After a long waited process to secure the John B.
Small Faces Child Development Center has been awarded the right to purchase the former school building they have used for the past several years.
The former Crown Hill Elementary School building was bought from the Seattle School District after it was declared as surplus property.
Built in 1919 and expanded in 1949, the building has been said to serve as an important community resource and has homed for the past three decades a nationally accredited childcare facility and most recently the ARC School of Ballet, several small arts non-profits, along with the Crown Hill Nei
Looking at current enrollment as well as 10-year projections, the Seattle School Board is planning to reallocate resources so that schools might address these demographic changes.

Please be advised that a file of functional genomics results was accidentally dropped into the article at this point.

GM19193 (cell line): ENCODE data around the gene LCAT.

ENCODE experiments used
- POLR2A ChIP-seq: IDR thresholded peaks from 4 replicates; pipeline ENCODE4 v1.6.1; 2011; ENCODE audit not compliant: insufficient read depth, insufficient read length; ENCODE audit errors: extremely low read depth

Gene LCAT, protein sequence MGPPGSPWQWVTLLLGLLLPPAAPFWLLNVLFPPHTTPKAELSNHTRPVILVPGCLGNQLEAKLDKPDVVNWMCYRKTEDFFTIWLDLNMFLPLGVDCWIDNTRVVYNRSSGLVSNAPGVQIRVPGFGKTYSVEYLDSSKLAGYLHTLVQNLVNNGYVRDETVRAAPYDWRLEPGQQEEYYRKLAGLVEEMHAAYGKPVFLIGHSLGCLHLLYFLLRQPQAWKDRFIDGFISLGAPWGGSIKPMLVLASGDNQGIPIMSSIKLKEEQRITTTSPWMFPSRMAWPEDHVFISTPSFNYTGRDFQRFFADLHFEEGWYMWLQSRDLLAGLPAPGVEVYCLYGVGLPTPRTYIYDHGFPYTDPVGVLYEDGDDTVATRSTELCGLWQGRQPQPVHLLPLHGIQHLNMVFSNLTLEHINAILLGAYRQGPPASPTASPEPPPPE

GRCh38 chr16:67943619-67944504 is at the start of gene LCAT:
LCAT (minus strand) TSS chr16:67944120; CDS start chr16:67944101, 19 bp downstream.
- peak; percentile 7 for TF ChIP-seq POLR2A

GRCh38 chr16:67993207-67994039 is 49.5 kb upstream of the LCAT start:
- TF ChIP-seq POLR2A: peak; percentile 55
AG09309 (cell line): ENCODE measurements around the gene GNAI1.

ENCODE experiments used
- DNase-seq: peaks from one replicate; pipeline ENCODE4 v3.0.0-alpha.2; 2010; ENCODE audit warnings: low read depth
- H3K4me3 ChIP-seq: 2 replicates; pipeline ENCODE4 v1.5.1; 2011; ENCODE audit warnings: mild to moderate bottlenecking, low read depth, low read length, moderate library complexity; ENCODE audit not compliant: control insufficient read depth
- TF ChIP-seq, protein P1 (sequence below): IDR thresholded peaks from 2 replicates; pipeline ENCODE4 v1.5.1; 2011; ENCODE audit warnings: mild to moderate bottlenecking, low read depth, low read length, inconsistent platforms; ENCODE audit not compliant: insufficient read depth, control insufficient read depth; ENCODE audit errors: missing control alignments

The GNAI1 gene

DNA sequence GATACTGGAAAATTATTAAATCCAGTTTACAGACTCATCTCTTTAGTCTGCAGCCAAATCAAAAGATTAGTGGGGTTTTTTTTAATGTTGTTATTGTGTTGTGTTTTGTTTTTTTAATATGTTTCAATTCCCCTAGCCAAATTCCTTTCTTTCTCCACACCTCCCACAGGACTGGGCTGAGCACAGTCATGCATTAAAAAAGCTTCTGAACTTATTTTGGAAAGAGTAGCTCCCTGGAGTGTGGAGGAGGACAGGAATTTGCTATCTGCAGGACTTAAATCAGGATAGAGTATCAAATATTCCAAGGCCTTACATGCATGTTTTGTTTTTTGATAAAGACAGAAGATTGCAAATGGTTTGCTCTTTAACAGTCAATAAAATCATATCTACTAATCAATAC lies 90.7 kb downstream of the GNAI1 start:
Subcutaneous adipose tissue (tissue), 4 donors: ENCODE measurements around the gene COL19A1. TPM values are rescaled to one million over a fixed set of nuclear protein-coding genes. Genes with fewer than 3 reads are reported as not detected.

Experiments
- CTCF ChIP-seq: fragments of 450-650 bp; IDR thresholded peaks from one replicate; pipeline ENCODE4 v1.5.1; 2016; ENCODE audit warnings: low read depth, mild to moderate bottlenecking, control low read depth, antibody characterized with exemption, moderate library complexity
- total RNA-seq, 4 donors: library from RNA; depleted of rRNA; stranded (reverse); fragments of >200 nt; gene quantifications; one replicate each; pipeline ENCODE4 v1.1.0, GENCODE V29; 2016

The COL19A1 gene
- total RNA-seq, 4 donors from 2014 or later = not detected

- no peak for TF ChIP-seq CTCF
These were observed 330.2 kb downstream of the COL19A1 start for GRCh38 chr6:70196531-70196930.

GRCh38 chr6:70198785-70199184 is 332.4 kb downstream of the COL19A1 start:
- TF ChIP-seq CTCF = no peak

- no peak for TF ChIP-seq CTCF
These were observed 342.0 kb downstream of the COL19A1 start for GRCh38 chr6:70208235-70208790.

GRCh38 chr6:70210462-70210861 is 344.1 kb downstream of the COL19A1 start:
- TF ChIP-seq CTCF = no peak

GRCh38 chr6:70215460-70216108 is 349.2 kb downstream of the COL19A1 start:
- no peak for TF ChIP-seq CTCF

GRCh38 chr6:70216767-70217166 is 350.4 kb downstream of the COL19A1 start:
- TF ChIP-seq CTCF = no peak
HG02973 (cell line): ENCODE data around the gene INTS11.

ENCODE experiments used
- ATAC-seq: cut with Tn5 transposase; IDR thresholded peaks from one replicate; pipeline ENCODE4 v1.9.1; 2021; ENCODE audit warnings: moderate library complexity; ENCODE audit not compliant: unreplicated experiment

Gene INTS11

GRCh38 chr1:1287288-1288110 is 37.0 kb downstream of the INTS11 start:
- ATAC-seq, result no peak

While some Seattle's public elementary schools are over capacity other student populations are dropping.
The goal is to minimize both student wait lists and the costs created by schools over capacity.
Mayor Greg Nickels' plan to allocate $2.5 million to the Phinney Neighborhood Association toward the purchase of its school district owned building was met with questions about budget restrictions at a City Council meeting last week.
"We put together a project readiness assessment and examined how the organization managed business systems, staff and leadership," said the mayor's senior policy advisor Paul Fischburg at last week's City Council Planning, Land Use and Neighborhoods Committee meeting.
After more than a year of negotiations and many years of uncertainty, the Small Faces Child Development Center Board of Directors has placed before the Seattle School Board a purchase offer that will decide the future of the former Crown Hill Elementary School.
The former Crown Hill Elementary School building is one of several surplus properties being sold by the Seattle School District.
Enrollment remains open in Seattle Pub